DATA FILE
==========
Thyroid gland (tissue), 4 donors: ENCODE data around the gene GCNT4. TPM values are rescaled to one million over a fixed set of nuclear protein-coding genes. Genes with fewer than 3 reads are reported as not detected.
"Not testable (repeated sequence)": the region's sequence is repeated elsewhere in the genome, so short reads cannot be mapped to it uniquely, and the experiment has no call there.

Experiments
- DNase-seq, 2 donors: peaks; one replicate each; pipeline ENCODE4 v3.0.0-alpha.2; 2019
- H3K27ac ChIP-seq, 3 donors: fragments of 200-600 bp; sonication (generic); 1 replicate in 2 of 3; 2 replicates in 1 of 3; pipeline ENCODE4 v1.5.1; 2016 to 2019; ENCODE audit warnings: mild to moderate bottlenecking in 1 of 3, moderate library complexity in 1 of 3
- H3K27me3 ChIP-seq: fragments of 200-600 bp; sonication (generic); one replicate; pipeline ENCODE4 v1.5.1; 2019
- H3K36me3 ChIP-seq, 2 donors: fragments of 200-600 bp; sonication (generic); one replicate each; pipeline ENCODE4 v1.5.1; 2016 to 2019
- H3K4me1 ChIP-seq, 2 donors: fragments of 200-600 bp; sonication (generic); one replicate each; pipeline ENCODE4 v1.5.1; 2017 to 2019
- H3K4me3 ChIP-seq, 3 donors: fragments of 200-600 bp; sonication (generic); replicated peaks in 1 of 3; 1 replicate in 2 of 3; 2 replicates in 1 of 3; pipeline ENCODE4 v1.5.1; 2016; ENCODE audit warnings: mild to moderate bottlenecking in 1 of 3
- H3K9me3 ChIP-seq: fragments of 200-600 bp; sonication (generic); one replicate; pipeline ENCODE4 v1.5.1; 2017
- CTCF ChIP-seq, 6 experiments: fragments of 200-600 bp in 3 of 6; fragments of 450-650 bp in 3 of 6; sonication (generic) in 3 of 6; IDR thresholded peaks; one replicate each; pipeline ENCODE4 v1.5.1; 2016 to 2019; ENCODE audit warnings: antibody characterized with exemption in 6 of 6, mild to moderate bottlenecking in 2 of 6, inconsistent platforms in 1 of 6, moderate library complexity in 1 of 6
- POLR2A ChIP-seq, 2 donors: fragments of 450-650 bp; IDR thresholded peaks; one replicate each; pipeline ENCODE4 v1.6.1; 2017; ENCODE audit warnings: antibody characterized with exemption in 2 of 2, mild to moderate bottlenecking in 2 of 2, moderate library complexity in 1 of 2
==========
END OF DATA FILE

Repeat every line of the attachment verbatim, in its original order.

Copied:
Thyroid gland (tissue), 4 donors: ENCODE data around the gene GCNT4. TPM values are rescaled to one million over a fixed set of nuclear protein-coding genes. Genes with fewer than 3 reads are reported as not detected.
"Not testable (repeated sequence)": the region's sequence is repeated elsewhere in the genome, so short reads cannot be mapped to it uniquely, and the experiment has no call there.

Experiments
- DNase-seq, 2 donors: peaks; one replicate each; pipeline ENCODE4 v3.0.0-alpha.2; 2019
- H3K27ac ChIP-seq, 3 donors: fragments of 200-600 bp; sonication (generic); 1 replicate in 2 of 3; 2 replicates in 1 of 3; pipeline ENCODE4 v1.5.1; 2016 to 2019; ENCODE audit warnings: mild to moderate bottlenecking in 1 of 3, moderate library complexity in 1 of 3
- H3K27me3 ChIP-seq: fragments of 200-600 bp; sonication (generic); one replicate; pipeline ENCODE4 v1.5.1; 2019
- H3K36me3 ChIP-seq, 2 donors: fragments of 200-600 bp; sonication (generic); one replicate each; pipeline ENCODE4 v1.5.1; 2016 to 2019
- H3K4me1 ChIP-seq, 2 donors: fragments of 200-600 bp; sonication (generic); one replicate each; pipeline ENCODE4 v1.5.1; 2017 to 2019
- H3K4me3 ChIP-seq, 3 donors: fragments of 200-600 bp; sonication (generic); replicated peaks in 1 of 3; 1 replicate in 2 of 3; 2 replicates in 1 of 3; pipeline ENCODE4 v1.5.1; 2016; ENCODE audit warnings: mild to moderate bottlenecking in 1 of 3
- H3K9me3 ChIP-seq: fragments of 200-600 bp; sonication (generic); one replicate; pipeline ENCODE4 v1.5.1; 2017
- CTCF ChIP-seq, 6 experiments: fragments of 200-600 bp in 3 of 6; fragments of 450-650 bp in 3 of 6; sonication (generic) in 3 of 6; IDR thresholded peaks; one replicate each; pipeline ENCODE4 v1.5.1; 2016 to 2019; ENCODE audit warnings: antibody characterized with exemption in 6 of 6, mild to moderate bottlenecking in 2 of 6, inconsistent platforms in 1 of 6, moderate library complexity in 1 of 6
- POLR2A ChIP-seq, 2 donors: fragments of 450-650 bp; IDR thresholded peaks; one replicate each; pipeline ENCODE4 v1.6.1; 2017; ENCODE audit warnings: antibody characterized with exemption in 2 of 2, mild to moderate bottlenecking in 2 of 2, moderate library complexity in 1 of 2